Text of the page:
Simple Bone Cysts in Kids
Simple bone cysts (SBCs) are cysts filled with fluid that occur most frequently in the long bones (arms or legs) of children. There are many ways to treat SBCs but it is unclear if one is better than another. The purpose of this research trial is to compare the effectiveness of two common treatments that are used by surgeons today.
- Bone Cyst
- Eligible Ages
- Between 2 Years and 21 Years
- Eligible Genders
- Accepts Healthy Volunteers
- Patients with a confirmed simple bone cyst in a long bone (ie. arm or leg) within last 3 months
- At least 3 weeks must have elapsed since last fracture
- At least 3 months must have elapsed since last cyst treatment
- Patients and/or their legal representatives willing to provide written informed consent (and assent, when appropriate)
- Patients with stabilizing implants in the bone where the cyst is located
- Patients with bone disease (ie. osteogenesis imperfecta, cancer, osteoporosis, Paget's disease)
- Pregnant or breastfeeding female
- Patients with cysts crossing the growth plate (area where bone grows)
- Phase 3
- Study Type
- Intervention Model
- Parallel Assignment
- Primary Purpose
- Double (Participant, Outcomes Assessor)
C & P
|Curettage with puncture (C & P) will be performed alone||
C & P with Vitoss
|A predetermined amount of Vitoss morsels will be injected following the curettage and puncture (C & P)||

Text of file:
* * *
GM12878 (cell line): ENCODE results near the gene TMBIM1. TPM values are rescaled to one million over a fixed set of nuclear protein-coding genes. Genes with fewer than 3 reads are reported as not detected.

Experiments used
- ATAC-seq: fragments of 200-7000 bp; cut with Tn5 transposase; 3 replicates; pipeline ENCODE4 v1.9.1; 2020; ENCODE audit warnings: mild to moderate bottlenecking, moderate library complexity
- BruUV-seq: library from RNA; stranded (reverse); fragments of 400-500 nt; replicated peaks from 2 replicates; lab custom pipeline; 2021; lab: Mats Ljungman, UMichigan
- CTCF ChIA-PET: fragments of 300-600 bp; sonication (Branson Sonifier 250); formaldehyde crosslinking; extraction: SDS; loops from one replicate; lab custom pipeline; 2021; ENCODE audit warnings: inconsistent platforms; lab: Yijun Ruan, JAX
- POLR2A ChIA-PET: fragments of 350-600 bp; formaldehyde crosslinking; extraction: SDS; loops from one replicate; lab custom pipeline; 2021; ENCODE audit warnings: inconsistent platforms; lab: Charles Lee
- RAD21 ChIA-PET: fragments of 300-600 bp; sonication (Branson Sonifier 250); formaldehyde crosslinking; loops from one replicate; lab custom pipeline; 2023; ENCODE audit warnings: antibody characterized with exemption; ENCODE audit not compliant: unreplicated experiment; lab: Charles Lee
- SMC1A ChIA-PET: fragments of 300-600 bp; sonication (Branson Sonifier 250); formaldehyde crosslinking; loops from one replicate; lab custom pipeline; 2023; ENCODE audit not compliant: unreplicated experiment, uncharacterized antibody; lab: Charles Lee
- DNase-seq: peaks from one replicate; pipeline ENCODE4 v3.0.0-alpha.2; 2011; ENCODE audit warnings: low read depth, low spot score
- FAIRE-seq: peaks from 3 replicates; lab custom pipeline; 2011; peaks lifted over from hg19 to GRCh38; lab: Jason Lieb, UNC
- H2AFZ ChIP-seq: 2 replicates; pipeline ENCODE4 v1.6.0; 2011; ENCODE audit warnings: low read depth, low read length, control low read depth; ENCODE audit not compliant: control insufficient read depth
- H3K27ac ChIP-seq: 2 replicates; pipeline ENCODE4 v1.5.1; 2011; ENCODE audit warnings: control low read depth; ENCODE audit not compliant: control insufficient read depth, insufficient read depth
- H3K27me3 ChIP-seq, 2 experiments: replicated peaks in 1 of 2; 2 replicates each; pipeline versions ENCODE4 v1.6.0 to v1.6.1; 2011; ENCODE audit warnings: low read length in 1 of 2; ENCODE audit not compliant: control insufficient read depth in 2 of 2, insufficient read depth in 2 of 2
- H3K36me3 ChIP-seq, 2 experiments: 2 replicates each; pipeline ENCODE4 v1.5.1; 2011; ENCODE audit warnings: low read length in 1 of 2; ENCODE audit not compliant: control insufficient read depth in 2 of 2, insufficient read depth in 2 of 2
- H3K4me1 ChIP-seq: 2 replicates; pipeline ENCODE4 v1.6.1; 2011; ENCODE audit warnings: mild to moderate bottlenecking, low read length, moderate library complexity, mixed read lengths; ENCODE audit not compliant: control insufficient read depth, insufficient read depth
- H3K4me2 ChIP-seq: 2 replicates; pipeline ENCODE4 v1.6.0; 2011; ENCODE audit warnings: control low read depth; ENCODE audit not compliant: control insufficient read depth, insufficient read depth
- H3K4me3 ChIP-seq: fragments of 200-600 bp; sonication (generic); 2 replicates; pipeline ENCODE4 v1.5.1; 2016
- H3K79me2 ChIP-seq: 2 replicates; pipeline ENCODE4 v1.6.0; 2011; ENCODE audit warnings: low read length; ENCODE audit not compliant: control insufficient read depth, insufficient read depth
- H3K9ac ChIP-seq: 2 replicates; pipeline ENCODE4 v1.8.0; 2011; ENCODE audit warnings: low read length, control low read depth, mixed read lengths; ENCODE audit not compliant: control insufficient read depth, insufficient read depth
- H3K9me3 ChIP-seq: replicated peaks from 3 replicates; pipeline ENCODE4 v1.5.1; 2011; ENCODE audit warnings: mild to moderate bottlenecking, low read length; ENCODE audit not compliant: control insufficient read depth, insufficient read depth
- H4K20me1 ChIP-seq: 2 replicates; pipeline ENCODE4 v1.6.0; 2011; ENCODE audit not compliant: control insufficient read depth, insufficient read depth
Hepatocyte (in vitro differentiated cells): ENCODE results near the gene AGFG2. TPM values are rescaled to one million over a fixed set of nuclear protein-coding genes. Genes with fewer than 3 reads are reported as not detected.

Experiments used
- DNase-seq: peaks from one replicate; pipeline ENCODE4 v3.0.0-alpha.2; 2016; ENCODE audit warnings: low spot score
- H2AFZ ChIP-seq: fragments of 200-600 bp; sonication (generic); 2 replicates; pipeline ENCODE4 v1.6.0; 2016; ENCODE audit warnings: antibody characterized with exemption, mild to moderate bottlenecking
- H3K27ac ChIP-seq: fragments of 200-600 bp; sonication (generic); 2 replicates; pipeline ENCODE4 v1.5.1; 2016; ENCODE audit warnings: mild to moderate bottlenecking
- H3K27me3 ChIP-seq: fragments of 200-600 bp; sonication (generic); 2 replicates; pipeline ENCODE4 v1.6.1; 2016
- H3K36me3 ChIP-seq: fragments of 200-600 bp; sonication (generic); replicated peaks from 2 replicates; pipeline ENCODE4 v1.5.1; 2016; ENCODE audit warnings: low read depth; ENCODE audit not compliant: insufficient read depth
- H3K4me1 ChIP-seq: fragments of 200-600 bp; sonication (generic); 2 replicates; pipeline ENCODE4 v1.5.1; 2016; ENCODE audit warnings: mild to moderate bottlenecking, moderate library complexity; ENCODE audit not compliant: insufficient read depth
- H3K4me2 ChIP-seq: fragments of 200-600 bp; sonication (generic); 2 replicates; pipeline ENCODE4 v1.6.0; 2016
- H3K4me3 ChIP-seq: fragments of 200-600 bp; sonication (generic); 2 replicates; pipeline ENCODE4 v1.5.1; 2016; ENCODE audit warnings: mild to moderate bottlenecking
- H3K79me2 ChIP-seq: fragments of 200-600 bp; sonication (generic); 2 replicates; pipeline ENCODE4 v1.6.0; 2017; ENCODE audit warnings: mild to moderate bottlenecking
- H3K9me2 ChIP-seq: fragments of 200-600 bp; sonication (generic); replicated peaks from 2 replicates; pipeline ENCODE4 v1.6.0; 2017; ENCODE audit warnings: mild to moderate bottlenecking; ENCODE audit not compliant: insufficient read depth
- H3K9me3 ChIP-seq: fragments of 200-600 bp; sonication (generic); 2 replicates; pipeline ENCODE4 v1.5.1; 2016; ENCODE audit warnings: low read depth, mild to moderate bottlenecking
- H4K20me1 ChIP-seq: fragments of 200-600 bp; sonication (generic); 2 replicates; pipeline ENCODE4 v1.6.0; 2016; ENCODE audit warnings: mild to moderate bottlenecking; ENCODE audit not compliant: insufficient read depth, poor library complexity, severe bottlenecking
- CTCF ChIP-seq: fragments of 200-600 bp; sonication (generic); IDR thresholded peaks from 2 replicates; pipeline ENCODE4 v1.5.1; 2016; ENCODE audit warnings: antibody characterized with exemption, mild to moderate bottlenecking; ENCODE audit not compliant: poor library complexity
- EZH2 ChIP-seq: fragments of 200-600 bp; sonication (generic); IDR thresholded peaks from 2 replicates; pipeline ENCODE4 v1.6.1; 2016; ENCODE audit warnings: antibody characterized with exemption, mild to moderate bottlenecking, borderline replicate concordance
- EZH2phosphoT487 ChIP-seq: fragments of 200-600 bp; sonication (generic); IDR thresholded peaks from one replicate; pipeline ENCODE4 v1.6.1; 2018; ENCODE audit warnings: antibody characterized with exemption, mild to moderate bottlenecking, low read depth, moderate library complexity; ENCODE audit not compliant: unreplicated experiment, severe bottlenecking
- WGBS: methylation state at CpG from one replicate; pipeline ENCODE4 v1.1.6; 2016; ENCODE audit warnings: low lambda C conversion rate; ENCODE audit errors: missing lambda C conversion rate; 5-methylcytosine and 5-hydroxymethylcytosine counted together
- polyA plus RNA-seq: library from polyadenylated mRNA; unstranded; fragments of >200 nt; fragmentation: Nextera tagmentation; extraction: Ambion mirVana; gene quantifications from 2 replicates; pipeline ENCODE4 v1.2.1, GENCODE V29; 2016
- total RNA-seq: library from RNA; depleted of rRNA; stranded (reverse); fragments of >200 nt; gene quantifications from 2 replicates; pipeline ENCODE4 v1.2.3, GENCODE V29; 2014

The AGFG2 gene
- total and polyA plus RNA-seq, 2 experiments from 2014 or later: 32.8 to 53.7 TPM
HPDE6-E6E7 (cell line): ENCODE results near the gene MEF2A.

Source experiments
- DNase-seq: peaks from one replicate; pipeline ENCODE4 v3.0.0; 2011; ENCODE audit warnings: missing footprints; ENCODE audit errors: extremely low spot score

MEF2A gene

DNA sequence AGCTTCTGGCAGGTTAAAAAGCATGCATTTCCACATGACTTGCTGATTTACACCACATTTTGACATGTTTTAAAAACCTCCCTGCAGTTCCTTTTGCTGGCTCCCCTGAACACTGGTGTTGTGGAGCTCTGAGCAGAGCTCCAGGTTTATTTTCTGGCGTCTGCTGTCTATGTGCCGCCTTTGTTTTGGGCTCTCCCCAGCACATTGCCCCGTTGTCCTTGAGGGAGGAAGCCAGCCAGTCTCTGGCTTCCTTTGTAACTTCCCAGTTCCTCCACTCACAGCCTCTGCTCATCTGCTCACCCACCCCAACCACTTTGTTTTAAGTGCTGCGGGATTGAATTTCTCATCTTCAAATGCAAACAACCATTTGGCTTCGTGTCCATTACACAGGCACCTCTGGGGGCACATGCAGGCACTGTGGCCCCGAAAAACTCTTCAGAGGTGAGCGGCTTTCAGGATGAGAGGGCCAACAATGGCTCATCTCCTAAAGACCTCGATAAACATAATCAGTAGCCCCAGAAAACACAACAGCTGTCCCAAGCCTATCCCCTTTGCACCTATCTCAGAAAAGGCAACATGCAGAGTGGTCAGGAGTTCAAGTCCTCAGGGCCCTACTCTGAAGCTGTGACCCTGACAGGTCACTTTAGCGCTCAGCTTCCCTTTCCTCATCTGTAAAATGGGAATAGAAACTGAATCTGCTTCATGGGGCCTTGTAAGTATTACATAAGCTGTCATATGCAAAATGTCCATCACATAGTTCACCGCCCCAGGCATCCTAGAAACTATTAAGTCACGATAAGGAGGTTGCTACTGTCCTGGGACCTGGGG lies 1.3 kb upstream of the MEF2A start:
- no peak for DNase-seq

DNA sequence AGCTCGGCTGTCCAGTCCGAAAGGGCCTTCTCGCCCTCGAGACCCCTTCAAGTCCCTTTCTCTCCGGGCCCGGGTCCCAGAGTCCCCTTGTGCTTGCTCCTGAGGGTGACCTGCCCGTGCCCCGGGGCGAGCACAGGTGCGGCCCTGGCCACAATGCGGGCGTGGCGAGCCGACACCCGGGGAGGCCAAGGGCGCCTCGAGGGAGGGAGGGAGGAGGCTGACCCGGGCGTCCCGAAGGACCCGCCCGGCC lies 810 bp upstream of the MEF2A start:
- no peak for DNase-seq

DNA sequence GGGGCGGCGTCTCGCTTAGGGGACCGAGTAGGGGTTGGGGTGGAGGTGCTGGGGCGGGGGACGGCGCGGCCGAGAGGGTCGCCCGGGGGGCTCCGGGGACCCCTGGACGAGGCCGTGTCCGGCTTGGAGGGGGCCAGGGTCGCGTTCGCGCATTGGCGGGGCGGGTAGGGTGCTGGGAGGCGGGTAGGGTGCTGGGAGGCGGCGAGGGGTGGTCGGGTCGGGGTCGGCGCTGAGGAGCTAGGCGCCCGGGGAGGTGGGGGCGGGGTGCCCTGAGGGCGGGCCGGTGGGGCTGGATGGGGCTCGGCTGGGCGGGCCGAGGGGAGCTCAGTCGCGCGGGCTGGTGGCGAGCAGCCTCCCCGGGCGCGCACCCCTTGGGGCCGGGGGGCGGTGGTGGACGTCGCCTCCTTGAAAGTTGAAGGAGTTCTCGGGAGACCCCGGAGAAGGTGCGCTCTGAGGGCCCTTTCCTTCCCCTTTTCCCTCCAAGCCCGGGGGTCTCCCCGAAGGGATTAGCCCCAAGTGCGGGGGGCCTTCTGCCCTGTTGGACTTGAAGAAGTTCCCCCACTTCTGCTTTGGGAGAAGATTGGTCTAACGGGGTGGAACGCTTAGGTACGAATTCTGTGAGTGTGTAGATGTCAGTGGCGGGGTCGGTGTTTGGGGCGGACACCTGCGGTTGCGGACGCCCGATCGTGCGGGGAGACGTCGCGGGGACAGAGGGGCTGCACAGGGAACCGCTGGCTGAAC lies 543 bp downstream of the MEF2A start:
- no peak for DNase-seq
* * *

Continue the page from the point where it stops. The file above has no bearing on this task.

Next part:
- NCT ID
- The Hospital for Sick Children
Study ContactSarah McGaughey, B. Sc.
In general, few randomized clinical trials have been undertaken in paediatric orthopaedics, and only one to date has addressed the problem of simple bone cysts (SBCs). Also known as unicameral bone cysts, they are the commonest bone lesion in children. Despite general opinion, these cysts do not resolve at skeletal maturity.
Many forms of treatment have been recommended but none, including the popular methods of corticosteroid or bone marrow injections, have reliably eradicated SBC. Although the lesions are considered benign (non-cancerous), they cause pain, frequently interfere with function, dramatically restrict play activity, may re-fracture leading to growth arrest and/or deformity, and cause enormous anxiety for children and their families.
With a well-developed network of surgeons and researchers, we will provide evidence comparing the effectiveness of two treatment interventions for SBC. More specifically, our goals for this study are:
1. to compare the rate of radiographic healing between two standard treatments including curettage with puncture alone, and curettage with puncture followed by injection with Vitoss morsels;
2. to identify prognostic radiographic factors associated with simple bone cyst healing and fracture;
3. to determine the impact of simple bone cyst on children/family functioning.